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I'm trying to help somebody and I notice that they haven't done any research on their own. For example I one time answered somebody's question and they commented: "I'm just not sure how to use it correctly from the first keystroke until deploy". Of course I want to help, so I gave him some links to help him do it, and he seemed kind of offended that I didn’t spell it out for him. Still got some reputation for that, so not really my biggest problem.

Another time I tried to help somebody else and asked him what he had tried, and if he could give some code. He answered "I don't know how to do in WPF. I want the code for that only. How to do." again clearly he didn't try anything and I again gave some links to help him figure it out on his own.

Especially this last guy was somebody I wanted to report. When I looked at his profile and the other questions he asked all of them where “How to do”. Rarely any of them had some code, or some description what he tried. I know that in the help center there are some guidelines for on topic questions. The third off topic example is this:

Questions asking for homework help must include a summary of the work you've done so far to solve the problem, and a description of the difficulty you are having solving it.

So he is off-topic, so I flagged him once (which is still pending). When I noticed he was doing this regularly I wanted a more effective way of reporting these questions, but it’s not possible to report a user, so I ended up here. One advice I saw one a related topic was that you should report a question and then mention this issue. I took this advice and flagged his latest question, but it was just denied.

So how could I report this kind of behavior? Or some advice how to deal with these kind of people would be nice.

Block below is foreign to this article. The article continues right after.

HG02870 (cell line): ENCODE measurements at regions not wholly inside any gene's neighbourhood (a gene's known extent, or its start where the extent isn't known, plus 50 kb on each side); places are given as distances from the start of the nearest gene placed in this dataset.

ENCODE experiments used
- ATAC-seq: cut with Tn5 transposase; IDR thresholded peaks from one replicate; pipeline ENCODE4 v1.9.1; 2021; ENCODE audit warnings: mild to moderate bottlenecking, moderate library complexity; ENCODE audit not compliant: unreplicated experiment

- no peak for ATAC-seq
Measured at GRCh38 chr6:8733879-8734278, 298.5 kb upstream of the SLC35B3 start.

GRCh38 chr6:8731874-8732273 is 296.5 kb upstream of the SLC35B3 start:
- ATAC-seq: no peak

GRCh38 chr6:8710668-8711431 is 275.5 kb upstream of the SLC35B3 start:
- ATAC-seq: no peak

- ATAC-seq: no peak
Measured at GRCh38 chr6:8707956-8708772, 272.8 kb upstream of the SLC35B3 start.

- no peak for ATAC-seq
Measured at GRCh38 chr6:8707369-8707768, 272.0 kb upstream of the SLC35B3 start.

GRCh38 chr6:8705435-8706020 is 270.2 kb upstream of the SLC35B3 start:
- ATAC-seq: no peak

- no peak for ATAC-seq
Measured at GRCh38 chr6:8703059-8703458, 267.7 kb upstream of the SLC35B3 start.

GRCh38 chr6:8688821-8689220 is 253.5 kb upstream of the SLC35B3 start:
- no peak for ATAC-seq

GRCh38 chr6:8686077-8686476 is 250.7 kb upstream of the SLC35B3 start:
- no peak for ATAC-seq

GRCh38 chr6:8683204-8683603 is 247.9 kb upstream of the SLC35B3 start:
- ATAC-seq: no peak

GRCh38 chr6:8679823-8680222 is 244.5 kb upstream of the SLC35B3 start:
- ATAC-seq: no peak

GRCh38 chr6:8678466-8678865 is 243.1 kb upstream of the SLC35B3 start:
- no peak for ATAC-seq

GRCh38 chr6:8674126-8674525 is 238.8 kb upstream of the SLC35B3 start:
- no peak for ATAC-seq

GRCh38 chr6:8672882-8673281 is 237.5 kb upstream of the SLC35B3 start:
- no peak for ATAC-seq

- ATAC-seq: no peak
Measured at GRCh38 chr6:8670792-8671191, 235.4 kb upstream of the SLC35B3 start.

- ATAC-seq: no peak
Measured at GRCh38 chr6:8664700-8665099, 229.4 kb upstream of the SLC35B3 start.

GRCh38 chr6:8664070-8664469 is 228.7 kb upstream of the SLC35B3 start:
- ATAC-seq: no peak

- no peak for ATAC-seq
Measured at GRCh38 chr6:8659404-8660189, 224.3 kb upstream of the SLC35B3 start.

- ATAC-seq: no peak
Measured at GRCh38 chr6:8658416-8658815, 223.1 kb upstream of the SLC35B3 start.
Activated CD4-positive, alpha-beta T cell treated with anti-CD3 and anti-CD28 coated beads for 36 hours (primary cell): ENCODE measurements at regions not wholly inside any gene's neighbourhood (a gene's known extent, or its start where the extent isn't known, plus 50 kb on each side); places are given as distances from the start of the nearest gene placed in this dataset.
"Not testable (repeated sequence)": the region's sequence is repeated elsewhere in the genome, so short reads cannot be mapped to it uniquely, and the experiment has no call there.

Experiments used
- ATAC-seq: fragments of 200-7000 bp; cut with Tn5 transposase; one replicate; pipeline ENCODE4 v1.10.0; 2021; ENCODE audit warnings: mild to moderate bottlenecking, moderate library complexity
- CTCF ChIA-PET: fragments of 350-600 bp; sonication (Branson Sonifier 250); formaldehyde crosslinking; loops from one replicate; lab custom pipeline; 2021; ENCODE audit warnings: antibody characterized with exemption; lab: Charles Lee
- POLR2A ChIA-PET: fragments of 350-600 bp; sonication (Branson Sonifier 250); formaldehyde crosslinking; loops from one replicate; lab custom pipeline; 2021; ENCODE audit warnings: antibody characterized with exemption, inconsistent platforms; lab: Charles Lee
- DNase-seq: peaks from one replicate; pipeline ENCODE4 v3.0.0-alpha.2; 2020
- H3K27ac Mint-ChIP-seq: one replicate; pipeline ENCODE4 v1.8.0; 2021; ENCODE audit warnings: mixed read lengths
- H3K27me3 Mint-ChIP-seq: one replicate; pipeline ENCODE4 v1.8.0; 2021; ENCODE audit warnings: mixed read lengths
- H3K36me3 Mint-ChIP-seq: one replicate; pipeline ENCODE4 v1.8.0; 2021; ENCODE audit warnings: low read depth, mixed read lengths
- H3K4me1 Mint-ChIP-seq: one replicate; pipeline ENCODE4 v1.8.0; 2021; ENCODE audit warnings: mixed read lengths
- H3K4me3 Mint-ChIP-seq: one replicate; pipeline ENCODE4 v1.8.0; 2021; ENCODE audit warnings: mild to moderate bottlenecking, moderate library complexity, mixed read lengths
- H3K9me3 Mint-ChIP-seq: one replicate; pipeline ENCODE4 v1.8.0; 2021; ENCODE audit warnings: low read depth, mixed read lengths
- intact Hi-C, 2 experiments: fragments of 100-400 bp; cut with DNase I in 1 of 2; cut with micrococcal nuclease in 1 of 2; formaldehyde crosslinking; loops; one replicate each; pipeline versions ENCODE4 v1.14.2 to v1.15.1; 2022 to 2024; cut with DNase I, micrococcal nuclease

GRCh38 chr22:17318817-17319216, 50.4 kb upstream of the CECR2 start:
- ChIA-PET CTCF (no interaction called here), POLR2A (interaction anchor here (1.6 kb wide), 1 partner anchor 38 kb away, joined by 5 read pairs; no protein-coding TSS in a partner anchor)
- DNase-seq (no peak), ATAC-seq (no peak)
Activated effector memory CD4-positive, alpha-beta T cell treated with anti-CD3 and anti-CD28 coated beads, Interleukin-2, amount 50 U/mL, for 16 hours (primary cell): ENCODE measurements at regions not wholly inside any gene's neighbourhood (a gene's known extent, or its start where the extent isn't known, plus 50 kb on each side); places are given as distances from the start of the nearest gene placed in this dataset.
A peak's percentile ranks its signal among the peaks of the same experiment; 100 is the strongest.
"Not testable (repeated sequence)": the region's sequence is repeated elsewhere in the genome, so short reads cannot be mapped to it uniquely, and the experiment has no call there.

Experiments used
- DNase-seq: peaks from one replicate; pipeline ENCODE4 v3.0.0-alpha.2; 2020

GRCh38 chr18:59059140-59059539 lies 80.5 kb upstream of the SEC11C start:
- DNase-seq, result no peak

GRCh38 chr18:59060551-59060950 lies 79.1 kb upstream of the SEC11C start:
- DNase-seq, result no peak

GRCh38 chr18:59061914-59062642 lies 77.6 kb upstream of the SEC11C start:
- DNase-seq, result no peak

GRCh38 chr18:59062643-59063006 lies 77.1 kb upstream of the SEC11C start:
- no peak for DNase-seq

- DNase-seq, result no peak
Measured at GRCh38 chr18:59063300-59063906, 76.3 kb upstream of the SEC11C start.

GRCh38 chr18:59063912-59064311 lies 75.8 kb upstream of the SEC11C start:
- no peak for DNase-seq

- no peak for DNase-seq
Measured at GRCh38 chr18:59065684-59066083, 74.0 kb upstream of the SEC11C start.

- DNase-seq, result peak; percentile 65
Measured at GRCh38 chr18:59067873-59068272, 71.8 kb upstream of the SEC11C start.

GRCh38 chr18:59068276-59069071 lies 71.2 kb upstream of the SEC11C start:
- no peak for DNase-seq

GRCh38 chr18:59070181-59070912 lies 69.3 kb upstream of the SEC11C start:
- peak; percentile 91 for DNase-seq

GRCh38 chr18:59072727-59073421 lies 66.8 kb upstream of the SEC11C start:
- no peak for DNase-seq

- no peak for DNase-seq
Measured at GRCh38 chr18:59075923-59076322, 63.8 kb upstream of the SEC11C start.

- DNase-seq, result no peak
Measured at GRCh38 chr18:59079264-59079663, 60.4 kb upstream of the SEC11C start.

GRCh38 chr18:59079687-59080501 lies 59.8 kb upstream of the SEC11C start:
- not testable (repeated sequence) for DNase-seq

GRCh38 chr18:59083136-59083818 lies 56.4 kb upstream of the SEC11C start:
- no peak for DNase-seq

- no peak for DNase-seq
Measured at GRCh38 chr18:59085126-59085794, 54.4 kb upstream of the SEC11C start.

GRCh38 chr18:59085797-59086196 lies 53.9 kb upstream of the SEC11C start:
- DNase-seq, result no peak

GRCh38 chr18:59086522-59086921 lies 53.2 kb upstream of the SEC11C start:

• 63
    Once the person gets enough downvotes and closures, the user will be banned/throttled from asking questions. – Mysticial Jul 6 '15 at 14:53
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    Downvote them. They get question-banned. They open a new account. They post bad questions.. rinse, repeat. – Martin James Jul 6 '15 at 14:53
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    ".. he seemed kind off offended that I didn’t spell it out for him .." That's what I call "spoon feeding, followed by '.. but this soup is too hot!'." – usr2564301 Jul 6 '15 at 14:55
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    Just a note, don't go to the user's profile and serially downvote everything - even if they are all bad. The system can't distinguish that from vote-fraud and will reverse the votes. – Mysticial Jul 6 '15 at 14:58
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    @MartinJames Downvoting requires 125 rep. – apaul Jul 6 '15 at 15:23
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    @Dzyann: that is a closely guarded secret, to avoid people taking deliberate (dis)advantage of it by serial voting close to, but not crossing, that threshold. – usr2564301 Jul 6 '15 at 15:38
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    @Tanner - most of them don't want educating, they just want their questions answered ASAP. An attempt at education would take more work that actually writing their code for them, so my approach is to do neither. – Martin James Jul 6 '15 at 16:14
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    Things are not what they seem, the user you are complaining about has 5K rep. Mostly from answers with some of them highly upvoted. He's not going to get banned or throttled, "reporting" will have no effect. He put a bounty on his question and did not get much traction out of it. Questions like this used to get elaborate answers but most of the SO users that did so stopped contributing. It is kinda up to you now, sorry. – Hans Passant Jul 6 '15 at 16:46